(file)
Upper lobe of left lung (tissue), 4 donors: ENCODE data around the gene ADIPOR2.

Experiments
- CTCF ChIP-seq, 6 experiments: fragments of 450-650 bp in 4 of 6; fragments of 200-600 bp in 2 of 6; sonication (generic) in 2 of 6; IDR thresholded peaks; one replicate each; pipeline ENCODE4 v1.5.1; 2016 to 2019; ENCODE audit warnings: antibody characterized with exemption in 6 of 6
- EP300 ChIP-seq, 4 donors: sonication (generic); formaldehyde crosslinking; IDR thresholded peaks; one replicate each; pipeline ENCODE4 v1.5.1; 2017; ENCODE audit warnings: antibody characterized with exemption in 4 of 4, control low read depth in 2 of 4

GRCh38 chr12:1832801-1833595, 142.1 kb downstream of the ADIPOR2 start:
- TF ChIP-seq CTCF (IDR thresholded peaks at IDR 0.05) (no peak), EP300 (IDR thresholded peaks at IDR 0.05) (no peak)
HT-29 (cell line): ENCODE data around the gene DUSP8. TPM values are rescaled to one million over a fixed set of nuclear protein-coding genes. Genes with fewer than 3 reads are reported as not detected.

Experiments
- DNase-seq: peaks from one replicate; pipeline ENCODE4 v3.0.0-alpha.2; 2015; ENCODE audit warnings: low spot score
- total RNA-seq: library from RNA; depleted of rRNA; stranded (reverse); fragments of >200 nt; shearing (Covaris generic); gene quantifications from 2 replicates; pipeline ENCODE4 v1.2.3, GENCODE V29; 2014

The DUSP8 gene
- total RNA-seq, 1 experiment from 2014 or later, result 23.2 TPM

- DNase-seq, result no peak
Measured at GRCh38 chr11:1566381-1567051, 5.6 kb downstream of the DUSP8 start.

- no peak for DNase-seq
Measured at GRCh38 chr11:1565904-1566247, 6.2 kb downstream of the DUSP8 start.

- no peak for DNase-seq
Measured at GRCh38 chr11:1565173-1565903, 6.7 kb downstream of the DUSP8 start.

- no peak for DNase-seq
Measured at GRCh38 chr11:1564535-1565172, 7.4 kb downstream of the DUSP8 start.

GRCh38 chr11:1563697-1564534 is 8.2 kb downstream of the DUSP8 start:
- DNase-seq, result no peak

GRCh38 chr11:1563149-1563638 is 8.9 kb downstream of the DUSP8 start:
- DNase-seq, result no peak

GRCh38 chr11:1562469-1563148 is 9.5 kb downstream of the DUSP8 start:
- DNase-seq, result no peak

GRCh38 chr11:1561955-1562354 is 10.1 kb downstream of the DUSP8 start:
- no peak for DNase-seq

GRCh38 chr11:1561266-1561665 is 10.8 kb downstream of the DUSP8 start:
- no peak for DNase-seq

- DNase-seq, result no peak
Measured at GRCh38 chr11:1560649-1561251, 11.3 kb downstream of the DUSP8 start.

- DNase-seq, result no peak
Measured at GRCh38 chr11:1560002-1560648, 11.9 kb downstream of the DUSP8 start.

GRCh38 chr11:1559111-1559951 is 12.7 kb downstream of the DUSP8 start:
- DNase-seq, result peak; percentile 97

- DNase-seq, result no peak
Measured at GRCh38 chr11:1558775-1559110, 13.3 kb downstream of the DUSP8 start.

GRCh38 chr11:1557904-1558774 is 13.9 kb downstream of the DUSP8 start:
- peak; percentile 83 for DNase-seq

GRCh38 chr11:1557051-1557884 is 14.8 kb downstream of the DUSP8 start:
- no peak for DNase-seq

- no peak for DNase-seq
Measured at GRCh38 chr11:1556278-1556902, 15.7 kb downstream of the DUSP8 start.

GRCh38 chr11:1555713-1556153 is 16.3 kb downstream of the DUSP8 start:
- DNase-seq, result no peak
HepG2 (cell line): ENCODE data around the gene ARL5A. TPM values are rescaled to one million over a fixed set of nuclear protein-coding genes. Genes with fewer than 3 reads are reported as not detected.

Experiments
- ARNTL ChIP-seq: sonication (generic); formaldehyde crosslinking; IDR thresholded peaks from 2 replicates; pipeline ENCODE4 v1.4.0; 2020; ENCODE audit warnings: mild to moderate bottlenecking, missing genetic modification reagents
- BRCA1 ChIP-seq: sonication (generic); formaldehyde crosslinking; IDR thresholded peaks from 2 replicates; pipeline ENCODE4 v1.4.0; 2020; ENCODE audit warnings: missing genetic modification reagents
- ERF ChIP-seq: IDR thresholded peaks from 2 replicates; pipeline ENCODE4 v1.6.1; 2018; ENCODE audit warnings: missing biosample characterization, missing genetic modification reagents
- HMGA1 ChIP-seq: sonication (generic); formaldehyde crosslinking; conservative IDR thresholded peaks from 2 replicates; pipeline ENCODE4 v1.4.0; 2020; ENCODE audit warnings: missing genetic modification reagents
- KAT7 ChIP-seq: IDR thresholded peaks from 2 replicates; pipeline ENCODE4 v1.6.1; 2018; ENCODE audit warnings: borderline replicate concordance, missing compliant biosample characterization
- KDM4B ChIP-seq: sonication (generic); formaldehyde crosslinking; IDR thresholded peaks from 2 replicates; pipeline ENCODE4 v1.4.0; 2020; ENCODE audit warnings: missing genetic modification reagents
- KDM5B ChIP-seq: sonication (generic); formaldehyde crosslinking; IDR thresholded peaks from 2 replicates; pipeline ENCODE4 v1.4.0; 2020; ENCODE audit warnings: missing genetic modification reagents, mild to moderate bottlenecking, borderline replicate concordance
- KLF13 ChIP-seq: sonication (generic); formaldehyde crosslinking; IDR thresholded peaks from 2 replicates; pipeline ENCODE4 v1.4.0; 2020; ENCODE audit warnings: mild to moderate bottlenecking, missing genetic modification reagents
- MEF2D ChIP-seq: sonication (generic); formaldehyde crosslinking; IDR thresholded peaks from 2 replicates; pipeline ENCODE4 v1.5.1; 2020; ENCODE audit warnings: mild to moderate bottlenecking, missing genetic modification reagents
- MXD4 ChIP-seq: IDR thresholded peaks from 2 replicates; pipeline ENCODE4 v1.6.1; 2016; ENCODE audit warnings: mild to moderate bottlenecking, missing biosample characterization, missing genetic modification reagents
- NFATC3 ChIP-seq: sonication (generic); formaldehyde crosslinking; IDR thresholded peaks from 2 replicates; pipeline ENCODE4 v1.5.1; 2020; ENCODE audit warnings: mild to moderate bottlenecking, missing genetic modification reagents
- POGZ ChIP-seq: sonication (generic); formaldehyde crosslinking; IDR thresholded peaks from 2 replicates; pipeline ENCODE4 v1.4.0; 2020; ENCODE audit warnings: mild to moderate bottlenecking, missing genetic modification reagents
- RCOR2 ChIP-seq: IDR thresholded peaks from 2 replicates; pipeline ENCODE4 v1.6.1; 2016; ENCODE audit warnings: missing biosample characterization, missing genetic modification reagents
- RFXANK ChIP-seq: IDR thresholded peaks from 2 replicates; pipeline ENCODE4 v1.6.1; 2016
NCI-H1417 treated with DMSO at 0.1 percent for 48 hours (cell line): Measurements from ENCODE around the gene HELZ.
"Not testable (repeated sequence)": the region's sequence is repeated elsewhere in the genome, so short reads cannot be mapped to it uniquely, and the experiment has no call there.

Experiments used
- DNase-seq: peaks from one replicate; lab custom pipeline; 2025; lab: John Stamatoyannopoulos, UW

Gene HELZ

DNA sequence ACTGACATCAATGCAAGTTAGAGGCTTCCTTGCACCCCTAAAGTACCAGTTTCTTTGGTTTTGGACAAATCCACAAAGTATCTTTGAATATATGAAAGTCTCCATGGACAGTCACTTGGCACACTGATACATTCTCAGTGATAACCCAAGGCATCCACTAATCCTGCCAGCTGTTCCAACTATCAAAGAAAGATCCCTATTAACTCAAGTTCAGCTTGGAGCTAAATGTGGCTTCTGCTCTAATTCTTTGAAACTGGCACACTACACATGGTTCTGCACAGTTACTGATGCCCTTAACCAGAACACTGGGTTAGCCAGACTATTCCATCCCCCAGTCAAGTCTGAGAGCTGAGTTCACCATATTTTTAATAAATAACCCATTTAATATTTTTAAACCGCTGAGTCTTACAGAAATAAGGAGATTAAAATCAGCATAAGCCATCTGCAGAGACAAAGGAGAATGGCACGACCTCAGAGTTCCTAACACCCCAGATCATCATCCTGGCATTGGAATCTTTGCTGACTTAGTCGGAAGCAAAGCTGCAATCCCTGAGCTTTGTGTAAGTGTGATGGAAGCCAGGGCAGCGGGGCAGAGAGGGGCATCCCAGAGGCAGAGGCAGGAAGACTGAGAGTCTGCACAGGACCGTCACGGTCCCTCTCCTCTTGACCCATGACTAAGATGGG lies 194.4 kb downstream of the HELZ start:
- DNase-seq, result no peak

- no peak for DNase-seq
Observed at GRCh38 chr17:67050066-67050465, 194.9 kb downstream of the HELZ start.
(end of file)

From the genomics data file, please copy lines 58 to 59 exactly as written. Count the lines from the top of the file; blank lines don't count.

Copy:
- MXD4 ChIP-seq: IDR thresholded peaks from 2 replicates; pipeline ENCODE4 v1.6.1; 2016; ENCODE audit warnings: mild to moderate bottlenecking, missing biosample characterization, missing genetic modification reagents
- NFATC3 ChIP-seq: sonication (generic); formaldehyde crosslinking; IDR thresholded peaks from 2 replicates; pipeline ENCODE4 v1.5.1; 2020; ENCODE audit warnings: mild to moderate bottlenecking, missing genetic modification reagents